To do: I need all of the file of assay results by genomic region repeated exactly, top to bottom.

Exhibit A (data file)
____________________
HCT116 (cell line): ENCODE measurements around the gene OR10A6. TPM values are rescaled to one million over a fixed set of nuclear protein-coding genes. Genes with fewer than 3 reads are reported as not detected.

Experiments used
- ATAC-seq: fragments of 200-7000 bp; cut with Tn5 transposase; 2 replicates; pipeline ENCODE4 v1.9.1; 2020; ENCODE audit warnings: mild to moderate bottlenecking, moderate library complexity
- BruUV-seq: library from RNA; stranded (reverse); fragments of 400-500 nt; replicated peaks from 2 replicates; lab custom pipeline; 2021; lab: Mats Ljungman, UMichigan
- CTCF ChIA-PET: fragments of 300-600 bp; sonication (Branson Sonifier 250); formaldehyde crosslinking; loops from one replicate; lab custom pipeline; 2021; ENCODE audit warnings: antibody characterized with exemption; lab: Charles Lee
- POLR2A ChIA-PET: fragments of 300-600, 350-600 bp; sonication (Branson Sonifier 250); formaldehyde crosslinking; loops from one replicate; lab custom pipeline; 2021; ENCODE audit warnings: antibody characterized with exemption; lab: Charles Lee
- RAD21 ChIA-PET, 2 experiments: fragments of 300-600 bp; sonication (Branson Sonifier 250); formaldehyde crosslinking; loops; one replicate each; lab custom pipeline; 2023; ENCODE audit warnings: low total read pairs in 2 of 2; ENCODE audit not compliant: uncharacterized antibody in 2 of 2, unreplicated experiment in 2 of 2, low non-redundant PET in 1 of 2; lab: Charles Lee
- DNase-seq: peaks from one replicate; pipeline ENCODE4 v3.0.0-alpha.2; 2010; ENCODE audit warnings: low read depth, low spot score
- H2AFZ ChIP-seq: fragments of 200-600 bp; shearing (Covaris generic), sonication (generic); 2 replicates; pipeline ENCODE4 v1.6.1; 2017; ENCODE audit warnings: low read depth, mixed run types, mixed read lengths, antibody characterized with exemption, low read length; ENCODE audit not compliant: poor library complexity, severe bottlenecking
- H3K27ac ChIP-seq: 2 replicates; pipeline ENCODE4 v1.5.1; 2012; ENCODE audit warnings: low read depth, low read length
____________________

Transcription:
HCT116 (cell line): ENCODE measurements around the gene OR10A6. TPM values are rescaled to one million over a fixed set of nuclear protein-coding genes. Genes with fewer than 3 reads are reported as not detected.

Experiments used
- ATAC-seq: fragments of 200-7000 bp; cut with Tn5 transposase; 2 replicates; pipeline ENCODE4 v1.9.1; 2020; ENCODE audit warnings: mild to moderate bottlenecking, moderate library complexity
- BruUV-seq: library from RNA; stranded (reverse); fragments of 400-500 nt; replicated peaks from 2 replicates; lab custom pipeline; 2021; lab: Mats Ljungman, UMichigan
- CTCF ChIA-PET: fragments of 300-600 bp; sonication (Branson Sonifier 250); formaldehyde crosslinking; loops from one replicate; lab custom pipeline; 2021; ENCODE audit warnings: antibody characterized with exemption; lab: Charles Lee
- POLR2A ChIA-PET: fragments of 300-600, 350-600 bp; sonication (Branson Sonifier 250); formaldehyde crosslinking; loops from one replicate; lab custom pipeline; 2021; ENCODE audit warnings: antibody characterized with exemption; lab: Charles Lee
- RAD21 ChIA-PET, 2 experiments: fragments of 300-600 bp; sonication (Branson Sonifier 250); formaldehyde crosslinking; loops; one replicate each; lab custom pipeline; 2023; ENCODE audit warnings: low total read pairs in 2 of 2; ENCODE audit not compliant: uncharacterized antibody in 2 of 2, unreplicated experiment in 2 of 2, low non-redundant PET in 1 of 2; lab: Charles Lee
- DNase-seq: peaks from one replicate; pipeline ENCODE4 v3.0.0-alpha.2; 2010; ENCODE audit warnings: low read depth, low spot score
- H2AFZ ChIP-seq: fragments of 200-600 bp; shearing (Covaris generic), sonication (generic); 2 replicates; pipeline ENCODE4 v1.6.1; 2017; ENCODE audit warnings: low read depth, mixed run types, mixed read lengths, antibody characterized with exemption, low read length; ENCODE audit not compliant: poor library complexity, severe bottlenecking
- H3K27ac ChIP-seq: 2 replicates; pipeline ENCODE4 v1.5.1; 2012; ENCODE audit warnings: low read depth, low read length